“Invictus” – What The Movie Theater Needs Now

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By Michael S. Goldberger, film critic

Uplifting, high-minded and inspirational, director Clint Eastwood’s “Invictus” is just what’s needed in our movie houses at this juncture.

Hopefully, this morally instructive saga about how South Africa’s Nelson Mandela used rugby to instill pride in his nation won’t only be preaching to the choir. It would be nice if a few ne’er-do-wells see it, too.

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But then, one can’t very well shanghai the ethically bankrupt and make them absorb this tale of selfless folk working for the commonweal. There’s just too many of them. We can only hope that some of our burgeoning reprobates, perhaps intending to see “Ninja Baby Killers Revisited,” find grace after mistakenly landing in a theater showing “Invictus.”

But surely, whether you take it in to reaffirm beliefs long held dear or just because it’s a rousing good story, Mr. Eastwood and company won’t let you down. Morgan Freeman is splendid as President Nelson Mandela, and Matt Damon is also quite superb as Francois Pienaar, the national rugby team’s captain. Plus, it’s a fine sports saga to boot.

If anything, its shortcomings—a lack of surprise and experimental nuance—are doubtlessly due to the director’s custodial reverence for the material. Like the long distance runner cleaving to the flame, he is delivering the entrusted message, the dramatic gospel. And in doing so, he handsomely employs a rather traditional style of storytelling.

All the same, personalities are not lost among the majesty of grand principles extolled. Freeman creates an unmistakable aura. A longtime associate of Mr. Eastwood’s, he obviously shares his director’s monumental mission, generously managing to make the great man mystical but human, and yet not so saintly so as to be incredible.

It is empowering to be in his company for two plus hours…nice to be entertainingly reminded that every once in a while the good guy prevails…that sometimes the ideals learned in our youth can be realized. In the same breath, and thus adding to the film’s enchantment, we are made privy to one of history’s most savvy and astute politicians.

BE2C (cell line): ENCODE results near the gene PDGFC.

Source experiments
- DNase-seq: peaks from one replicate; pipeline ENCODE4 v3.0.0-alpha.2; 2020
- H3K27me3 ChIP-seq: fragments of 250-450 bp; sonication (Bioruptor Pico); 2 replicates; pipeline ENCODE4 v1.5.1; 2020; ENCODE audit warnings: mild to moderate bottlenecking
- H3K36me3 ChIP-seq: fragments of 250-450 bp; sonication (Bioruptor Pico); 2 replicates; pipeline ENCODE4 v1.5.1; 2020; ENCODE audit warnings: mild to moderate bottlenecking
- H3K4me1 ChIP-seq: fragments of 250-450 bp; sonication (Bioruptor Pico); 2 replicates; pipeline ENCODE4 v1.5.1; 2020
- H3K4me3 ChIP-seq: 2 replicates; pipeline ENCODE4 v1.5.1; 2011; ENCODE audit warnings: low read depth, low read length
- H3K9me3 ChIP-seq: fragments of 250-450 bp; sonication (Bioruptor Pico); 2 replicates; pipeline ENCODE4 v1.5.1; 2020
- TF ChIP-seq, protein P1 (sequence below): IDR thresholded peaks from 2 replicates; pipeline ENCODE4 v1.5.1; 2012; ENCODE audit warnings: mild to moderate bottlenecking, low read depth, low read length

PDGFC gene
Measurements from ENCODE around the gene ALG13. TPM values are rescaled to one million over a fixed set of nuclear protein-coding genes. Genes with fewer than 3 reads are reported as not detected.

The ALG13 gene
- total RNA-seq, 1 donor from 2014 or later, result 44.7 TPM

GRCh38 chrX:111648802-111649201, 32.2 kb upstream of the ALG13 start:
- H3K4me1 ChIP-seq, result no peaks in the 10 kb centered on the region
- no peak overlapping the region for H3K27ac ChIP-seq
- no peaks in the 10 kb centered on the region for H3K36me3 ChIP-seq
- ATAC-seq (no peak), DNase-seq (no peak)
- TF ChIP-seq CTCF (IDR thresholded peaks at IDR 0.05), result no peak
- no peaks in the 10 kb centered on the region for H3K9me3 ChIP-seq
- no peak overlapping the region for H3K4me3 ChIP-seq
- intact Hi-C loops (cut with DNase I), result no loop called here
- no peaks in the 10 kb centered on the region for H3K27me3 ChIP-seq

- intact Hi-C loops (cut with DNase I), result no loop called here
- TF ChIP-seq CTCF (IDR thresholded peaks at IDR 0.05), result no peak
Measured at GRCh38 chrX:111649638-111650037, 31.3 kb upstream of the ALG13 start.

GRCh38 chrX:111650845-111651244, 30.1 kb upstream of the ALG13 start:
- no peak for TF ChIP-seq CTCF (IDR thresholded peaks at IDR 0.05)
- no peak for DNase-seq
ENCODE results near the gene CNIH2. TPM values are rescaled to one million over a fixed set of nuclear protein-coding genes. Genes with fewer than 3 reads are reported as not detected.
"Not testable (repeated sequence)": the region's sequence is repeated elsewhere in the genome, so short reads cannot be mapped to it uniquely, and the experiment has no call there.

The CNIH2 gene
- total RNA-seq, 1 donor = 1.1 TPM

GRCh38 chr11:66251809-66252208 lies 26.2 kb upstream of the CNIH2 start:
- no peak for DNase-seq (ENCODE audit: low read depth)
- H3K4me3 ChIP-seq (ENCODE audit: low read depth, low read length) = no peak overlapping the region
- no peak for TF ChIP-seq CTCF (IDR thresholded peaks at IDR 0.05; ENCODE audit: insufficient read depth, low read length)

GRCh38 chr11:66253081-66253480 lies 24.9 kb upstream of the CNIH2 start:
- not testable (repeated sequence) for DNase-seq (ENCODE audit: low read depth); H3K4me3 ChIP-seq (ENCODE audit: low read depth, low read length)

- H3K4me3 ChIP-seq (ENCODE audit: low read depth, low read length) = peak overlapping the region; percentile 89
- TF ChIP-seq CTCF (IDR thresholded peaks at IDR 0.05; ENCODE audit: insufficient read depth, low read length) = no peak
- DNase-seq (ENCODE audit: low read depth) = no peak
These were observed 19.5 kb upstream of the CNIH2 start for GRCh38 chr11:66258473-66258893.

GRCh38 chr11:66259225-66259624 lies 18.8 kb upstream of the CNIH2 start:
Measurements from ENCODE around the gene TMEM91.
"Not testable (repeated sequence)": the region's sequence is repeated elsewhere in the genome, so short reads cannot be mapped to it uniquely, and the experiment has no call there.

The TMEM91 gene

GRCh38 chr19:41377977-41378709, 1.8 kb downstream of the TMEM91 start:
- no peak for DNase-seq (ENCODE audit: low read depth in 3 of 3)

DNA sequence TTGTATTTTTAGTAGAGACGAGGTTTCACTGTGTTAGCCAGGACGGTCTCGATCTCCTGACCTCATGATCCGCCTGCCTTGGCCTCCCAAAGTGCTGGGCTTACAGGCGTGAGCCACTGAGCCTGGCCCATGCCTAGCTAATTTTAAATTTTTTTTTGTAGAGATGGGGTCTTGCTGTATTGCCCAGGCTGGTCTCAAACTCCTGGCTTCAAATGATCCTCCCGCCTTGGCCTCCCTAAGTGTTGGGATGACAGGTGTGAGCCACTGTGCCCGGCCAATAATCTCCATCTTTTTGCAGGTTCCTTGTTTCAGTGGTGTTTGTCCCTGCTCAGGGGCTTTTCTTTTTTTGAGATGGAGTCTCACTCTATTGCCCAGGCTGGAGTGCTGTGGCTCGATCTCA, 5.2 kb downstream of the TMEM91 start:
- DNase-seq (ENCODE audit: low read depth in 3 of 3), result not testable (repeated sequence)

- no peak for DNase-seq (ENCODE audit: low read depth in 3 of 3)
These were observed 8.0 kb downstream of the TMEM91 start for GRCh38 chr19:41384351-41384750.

There is whimsy in his forthrightness when Madiba, as Mandela came to be known by supporters old and new, asks the rugby star for his help in soothing the naysayers. The thought is that a national sharing in athletic victory will heal rifts. The conversations, pungent with philosophy and, of course, sports metaphors, provide food for thought.

While Matt Damon is not always easy to understand as a result, his total appropriation of an Afrikaner accent nearly challenges Meryl Streep’s amazing Danish argot in “Out of Africa” (1985). He also bulked up a bit. But while Francois Pienaar is a tough customer, he’s gentleman enough to know that destiny has joined him on the field of play.

We are brought into these historical circumstances in 1994, shortly after Mr. Mandela, who had previously spent twenty-seven years in prison, is elected President of South Africa. Among his first diplomatic moves to seek reconciliation and not revenge, he seizes on the enmity that black citizens hold for Springboks, the national rugby team.

It just so happens that South Africa will be hosting The World Cup in 1995. With the planet certain to be looking in at the generally despised, formerly apartheid country, the stage is set for tactician Mandela’s grand public relations plan. His strategy? Get blacks behind the team and then win the cup. Never mind that Springboks is hardly even rated.

Summoning what one could consider the combined talents of Disraeli, Bear Bryant and Red Auerbach, by inviting Piennar to the Presidential Mansion Mandela tacitly elects himself über coach of Springboks. The two take tea. Later, when asked about his famed luncheon, Matt Damon’s dazed rugby captain says, “I think he wants us to win the cup.”

Herewith, the sociopolitical ruminations intertwine with the sports story …and not a bad one at that. Even the great unwashed, including this suddenly indoctrinated fan, become Springboks supporters. Naturally, we don’t know any of the rules. Yet we Yanks sort of get the idea while never ceasing to be amazed that these guys wear no protective padding.

Good special effects reproduce Johannesburg’s overflowing Ellis Park Stadium, replete with a bubbling excitement to match the rough and tumble action on the field. Balancing the momentousness, dramatic subsets tell the personal narratives. A running squabble between black and white members of Mandela’s security corps is humorously illustrative.

Yep, ‘tis a pity those who would benefit most from this gracious civics lesson will be too busy texting while driving or otherwise denying their membership in the human race. Still, it’s good to know we can count on Mr. Eastwood who, via “Invictus” (Latin for unconquered), informs that mankind’s love of justice and tolerance shall not be defeated.

“Invictus,” rated PG-13, is a Warner Bros. Pictures release directed by Clint Eastwood and stars Morgan Freeman, Matt Damon and Tony Kgoroge. Running time: 134 minutes


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